Constantine the Great (Latin: Flavius Valerius Aurelius Constantinus Augustus; Greek: Κωνσταντῖνος ὁ Μέγας; 27 February c. 272 AD – 22 May 337 AD), also known as Constantine I, was a Roman Emperor who ruled between 306 and 337 AD. Born on the territory now known as Niš (Serbian Cyrillic: Ниш, located in Serbia), he was the son of Flavius Valerius Constantius, a Roman Army officer. His mother was Empress Helena. His father became Caesar, the deputy emperor in the west, in 293 AD. Constantine was sent east, where he rose through the ranks to become a military tribune under Emperors Diocletian and Galerius. In 305, Constantius was raised to the rank of Augustus, senior western emperor, and Constantine was recalled west to campaign under his father in Britannia (Britain). Constantine was acclaimed as emperor by the army at Eboracum (modern-day York) after his father's death in 306 AD. He emerged victorious in a series of civil wars against Emperors Maxentius and Licinius to become sole ruler of both west and east by 324 AD.
The age of Constantine marked a distinct epoch in the history of the Roman Empire. He built a new imperial residence at Byzantium and renamed the city Constantinople (now Istanbul) after himself (the laudatory epithet of "New Rome" came later, and was never an official title). It became the capital of the Empire for more than a thousand years, with the later eastern Roman Empire now being referred to as the Byzantine Empire by historians. His more immediate political legacy was that he replaced Diocletian's tetrarchy with the principle of dynastic succession by leaving the empire to his sons. His reputation flourished during the lifetime of his children and for centuries after his reign. The medieval church upheld him as a paragon of virtue, while secular rulers invoked him as a prototype, a point of reference, and the symbol of imperial legitimacy and identity. Beginning with the Renaissance, there were more critical appraisals of his reign, due to the rediscovery of anti-Constantinian sources. Trends in modern and recent scholarship have attempted to balance the extremes of previous scholarship.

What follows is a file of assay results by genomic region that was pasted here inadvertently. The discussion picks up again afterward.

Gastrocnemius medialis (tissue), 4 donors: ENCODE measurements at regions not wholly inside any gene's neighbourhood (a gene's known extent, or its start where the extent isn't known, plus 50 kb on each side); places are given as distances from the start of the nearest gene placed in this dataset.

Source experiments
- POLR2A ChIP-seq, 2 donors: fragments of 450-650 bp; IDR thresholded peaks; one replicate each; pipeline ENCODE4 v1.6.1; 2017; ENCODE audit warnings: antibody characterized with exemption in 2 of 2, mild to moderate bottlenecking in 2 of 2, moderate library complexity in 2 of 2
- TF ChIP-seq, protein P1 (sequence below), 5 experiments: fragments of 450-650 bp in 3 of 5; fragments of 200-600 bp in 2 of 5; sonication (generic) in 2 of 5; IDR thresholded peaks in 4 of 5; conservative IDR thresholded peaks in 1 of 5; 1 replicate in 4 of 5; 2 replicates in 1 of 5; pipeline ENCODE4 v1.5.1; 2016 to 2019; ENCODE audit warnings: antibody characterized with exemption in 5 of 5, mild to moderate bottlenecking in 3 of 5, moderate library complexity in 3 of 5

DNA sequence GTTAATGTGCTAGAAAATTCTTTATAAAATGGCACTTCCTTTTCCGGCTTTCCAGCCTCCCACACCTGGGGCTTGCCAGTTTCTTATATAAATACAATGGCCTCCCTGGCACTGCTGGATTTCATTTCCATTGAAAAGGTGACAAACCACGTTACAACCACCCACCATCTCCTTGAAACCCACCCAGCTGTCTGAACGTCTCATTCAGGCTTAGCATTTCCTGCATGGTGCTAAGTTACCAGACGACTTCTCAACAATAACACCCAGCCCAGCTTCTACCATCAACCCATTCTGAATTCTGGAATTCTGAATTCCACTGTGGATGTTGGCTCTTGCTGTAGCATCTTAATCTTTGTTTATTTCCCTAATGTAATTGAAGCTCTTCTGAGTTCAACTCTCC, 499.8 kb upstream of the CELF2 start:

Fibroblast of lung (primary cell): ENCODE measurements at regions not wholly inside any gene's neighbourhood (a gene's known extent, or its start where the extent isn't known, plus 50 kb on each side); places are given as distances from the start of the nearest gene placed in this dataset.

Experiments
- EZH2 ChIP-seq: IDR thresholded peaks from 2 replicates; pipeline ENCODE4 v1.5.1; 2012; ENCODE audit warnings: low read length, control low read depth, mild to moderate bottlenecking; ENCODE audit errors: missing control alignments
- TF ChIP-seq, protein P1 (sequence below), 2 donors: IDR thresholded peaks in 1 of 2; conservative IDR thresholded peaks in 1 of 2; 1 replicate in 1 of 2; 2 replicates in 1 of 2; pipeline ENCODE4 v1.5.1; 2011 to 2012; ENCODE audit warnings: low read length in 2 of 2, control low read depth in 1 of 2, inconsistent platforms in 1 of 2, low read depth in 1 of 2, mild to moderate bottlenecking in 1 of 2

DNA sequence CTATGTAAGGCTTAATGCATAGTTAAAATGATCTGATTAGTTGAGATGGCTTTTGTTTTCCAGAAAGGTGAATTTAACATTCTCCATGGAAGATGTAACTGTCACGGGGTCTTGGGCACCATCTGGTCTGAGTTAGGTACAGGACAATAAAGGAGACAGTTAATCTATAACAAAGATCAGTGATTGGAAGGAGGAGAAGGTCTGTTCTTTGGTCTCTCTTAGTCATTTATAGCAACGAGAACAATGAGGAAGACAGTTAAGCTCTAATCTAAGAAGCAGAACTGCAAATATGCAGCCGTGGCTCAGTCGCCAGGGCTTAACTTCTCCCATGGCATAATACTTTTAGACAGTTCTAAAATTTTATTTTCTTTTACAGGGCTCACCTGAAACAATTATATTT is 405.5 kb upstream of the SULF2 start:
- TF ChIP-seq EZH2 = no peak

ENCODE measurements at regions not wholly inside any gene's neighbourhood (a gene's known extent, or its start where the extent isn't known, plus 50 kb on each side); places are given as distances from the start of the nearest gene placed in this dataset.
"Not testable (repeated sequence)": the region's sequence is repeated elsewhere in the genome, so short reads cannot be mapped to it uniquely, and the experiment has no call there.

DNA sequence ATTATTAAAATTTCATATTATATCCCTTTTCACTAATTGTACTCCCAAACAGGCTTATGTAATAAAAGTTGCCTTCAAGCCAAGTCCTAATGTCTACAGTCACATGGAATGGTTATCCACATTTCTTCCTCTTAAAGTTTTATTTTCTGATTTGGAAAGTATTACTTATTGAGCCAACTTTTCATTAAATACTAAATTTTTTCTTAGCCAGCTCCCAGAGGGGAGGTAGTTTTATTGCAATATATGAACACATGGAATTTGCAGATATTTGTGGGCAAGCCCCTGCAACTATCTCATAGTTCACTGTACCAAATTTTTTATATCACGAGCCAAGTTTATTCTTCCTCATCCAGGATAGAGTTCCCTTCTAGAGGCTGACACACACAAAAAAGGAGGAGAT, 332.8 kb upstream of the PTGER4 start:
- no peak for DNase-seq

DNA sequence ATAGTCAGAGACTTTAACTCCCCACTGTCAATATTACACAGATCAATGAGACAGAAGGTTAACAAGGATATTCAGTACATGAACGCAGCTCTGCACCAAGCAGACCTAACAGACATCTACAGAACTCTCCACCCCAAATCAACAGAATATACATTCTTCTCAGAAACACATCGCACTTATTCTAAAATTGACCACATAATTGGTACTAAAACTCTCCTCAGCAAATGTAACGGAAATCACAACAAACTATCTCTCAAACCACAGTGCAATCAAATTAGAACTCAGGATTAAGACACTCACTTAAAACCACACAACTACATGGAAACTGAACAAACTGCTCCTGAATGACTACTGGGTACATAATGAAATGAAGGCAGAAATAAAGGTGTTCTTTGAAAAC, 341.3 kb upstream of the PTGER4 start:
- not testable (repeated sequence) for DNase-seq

Constantine was a ruler of major importance, and he has always been a controversial figure. The fluctuations in his reputation reflect the nature of the ancient sources for his reign. These are abundant and detailed, but they have been strongly influenced by the official propaganda of the period and are often one-sided; no contemporaneous histories or biographies dealing with his life and rule have survived. The nearest replacement is Eusebius's Vita Constantini—a mixture of eulogy and hagiography written between 335 AD and circa 339 AD—that extols Constantine's moral and religious virtues. The Vita creates a contentiously positive image of Constantine, and modern historians have frequently challenged its reliability. The fullest secular life of Constantine is the anonymous Origo Constantini, a work of uncertain date, which focuses on military and political events to the neglect of cultural and religious matters.
Lactantius' De Mortibus Persecutorum, a political Christian pamphlet on the reigns of Diocletian and the Tetrarchy, provides valuable but tendentious detail on Constantine's predecessors and early life. The ecclesiastical histories of Socrates, Sozomen, and Theodoret describe the ecclesiastic disputes of Constantine's later reign. Written during the reign of Theodosius II (408–450 AD), a century after Constantine's reign, these ecclesiastic historians obscure the events and theologies of the Constantinian period through misdirection, misrepresentation, and deliberate obscurity. The contemporary writings of the orthodox Christian Athanasius and the ecclesiastical history of the ArianPhilostorgius also survive, though their biases are no less firm.